|Course||Regulation - Law 629|
Lawyers are “messengers of regulation.” They negotiate regulatory reforms, draft regulations, enforce regulations, assist their clients in complying with regulations, lobby for and against regulations, and often challenge the validity of regulations. Yet, “regulation” is one of the most misunderstood concepts in modern legal thinking. The need for the study of regulation in law school cannot be overstated.
This course equips students with critical analytical tools needed in today's legal practice and complex business environment. It explains what regulation is about and why it is so controversial. During the semester we’ll examine why and how the state regulates, and learn the meaning of important regulatory concepts such as risk, uncertainty, preferences, paternalism, bans, bounded rationality, police powers, cost-benefit analysis, earmarks, externalities, moral hazard, and public goods. Judges, lawyers, and scholars regularly use these terms, but as we'll see they do not always understand their meaning.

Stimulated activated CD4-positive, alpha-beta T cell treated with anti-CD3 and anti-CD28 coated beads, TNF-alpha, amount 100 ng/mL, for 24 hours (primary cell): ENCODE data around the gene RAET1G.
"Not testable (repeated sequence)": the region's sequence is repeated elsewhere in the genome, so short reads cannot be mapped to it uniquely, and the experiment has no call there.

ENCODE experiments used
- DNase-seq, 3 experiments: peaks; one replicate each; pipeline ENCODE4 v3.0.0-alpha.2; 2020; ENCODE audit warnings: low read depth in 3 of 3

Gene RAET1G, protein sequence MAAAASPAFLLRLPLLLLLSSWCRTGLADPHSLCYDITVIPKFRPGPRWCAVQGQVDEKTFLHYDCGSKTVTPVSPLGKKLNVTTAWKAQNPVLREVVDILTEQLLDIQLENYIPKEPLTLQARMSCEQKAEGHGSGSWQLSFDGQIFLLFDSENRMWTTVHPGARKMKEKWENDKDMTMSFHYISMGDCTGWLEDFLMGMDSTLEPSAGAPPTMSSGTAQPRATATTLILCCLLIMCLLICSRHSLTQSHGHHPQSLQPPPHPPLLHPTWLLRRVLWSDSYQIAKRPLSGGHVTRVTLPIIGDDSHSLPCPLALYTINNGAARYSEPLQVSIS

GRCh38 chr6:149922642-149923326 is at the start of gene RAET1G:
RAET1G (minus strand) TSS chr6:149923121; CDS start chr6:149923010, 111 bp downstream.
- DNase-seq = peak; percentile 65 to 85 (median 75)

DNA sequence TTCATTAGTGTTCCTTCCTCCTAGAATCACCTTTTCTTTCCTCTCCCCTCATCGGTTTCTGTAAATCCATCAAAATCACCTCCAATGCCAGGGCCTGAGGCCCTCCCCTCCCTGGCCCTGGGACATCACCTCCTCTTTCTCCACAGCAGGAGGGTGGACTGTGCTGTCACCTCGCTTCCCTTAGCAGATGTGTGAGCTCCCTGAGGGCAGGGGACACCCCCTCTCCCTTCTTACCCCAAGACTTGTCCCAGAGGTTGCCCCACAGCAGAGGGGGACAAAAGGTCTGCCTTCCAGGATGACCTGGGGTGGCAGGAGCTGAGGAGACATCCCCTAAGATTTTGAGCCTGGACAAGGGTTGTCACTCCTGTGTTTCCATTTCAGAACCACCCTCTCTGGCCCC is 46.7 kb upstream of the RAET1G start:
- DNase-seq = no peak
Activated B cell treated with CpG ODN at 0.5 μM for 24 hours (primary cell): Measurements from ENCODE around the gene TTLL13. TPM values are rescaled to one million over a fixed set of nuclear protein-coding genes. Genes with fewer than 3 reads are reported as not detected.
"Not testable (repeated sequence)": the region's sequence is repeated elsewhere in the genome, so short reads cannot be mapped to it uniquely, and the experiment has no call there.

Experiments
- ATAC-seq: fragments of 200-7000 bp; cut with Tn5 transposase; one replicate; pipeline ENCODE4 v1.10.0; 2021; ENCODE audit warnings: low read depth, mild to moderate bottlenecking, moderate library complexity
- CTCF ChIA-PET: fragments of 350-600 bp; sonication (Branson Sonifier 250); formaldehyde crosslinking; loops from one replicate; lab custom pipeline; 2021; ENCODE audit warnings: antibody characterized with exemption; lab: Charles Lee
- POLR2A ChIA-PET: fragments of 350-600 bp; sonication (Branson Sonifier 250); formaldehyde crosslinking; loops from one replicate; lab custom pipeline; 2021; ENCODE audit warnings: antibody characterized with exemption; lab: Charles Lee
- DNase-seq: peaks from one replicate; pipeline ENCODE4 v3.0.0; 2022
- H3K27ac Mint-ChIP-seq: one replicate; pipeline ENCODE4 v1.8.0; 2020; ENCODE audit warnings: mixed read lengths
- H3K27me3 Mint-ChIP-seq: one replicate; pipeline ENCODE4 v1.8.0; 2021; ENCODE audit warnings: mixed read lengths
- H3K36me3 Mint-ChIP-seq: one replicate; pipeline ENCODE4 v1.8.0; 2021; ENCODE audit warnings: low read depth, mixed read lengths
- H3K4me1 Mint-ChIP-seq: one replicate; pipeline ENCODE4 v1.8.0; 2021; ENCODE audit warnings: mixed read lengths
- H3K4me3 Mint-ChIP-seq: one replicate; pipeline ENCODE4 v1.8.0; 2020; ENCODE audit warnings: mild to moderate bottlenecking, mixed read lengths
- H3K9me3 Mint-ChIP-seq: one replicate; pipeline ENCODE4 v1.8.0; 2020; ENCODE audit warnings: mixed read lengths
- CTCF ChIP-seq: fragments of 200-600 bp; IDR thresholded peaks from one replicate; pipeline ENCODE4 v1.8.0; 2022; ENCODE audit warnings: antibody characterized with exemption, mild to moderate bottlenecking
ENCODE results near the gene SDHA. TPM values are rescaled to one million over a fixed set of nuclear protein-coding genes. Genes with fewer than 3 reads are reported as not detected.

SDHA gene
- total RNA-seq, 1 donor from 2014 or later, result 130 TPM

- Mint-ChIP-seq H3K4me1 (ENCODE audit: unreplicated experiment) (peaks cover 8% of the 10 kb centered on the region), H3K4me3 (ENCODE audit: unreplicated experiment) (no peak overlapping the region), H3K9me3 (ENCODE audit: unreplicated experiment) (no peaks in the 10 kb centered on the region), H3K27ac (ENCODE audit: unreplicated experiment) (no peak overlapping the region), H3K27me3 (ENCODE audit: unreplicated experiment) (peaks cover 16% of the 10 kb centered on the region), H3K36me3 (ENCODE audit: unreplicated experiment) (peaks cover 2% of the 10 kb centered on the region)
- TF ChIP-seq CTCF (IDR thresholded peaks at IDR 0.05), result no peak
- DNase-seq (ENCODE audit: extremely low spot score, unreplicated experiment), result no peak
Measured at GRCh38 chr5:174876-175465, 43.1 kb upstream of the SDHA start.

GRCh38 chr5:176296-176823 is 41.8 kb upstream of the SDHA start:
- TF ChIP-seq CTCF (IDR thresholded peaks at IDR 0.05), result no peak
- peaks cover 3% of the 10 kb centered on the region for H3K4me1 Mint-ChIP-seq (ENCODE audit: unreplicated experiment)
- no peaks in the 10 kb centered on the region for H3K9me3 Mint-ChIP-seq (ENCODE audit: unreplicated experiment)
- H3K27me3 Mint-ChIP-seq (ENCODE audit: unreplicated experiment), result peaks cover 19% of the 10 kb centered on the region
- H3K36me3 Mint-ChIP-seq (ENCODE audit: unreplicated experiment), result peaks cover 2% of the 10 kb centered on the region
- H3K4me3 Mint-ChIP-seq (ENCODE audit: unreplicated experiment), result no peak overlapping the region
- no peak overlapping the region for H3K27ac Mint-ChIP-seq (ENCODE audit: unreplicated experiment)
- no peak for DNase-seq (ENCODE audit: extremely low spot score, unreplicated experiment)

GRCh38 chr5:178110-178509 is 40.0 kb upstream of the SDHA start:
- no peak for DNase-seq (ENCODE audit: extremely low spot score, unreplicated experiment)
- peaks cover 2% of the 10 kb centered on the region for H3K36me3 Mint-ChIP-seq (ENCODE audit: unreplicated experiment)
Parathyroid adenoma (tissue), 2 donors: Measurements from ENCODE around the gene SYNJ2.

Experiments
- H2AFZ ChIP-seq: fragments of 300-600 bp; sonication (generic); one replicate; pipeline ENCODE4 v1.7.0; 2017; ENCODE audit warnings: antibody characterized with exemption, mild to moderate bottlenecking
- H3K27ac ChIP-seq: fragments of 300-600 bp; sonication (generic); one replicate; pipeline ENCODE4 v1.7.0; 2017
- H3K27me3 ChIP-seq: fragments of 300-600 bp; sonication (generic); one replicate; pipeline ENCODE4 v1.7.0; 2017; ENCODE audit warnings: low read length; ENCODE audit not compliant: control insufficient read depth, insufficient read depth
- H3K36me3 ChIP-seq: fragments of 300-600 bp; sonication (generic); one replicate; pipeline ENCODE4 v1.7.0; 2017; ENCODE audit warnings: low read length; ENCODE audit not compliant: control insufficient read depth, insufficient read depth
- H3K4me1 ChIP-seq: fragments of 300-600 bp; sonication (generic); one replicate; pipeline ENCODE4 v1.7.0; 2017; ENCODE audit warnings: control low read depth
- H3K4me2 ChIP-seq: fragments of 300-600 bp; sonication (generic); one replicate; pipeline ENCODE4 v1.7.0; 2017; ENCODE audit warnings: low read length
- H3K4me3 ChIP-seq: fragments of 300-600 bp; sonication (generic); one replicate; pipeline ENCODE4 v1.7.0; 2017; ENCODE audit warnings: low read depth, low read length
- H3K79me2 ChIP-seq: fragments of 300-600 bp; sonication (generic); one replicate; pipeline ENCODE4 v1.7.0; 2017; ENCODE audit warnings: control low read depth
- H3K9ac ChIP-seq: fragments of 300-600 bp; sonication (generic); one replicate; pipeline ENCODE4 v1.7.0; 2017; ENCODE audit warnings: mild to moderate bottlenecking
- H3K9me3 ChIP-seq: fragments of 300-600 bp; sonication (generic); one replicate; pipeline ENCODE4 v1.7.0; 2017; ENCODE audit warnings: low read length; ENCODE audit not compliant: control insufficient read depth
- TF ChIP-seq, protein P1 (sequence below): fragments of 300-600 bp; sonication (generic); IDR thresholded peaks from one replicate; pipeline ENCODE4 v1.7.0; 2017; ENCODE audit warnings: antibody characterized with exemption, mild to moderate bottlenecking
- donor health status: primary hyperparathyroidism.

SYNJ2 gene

This course serves as a foundation for legal practice and the mechanics of substantive areas of law. It is designed to offer deeper understanding of courses that focus on particular regulatory areas, such as administrative law, antitrust, bankruptcy, constitutional law, corporate law, environmental law, health law, insurance law, and securities regulation.
For more information about the course and related materials see www.regulationonline.net
Barak Orbach, Regulation: Why and How the State Regulates (Foundation Press, 2012)
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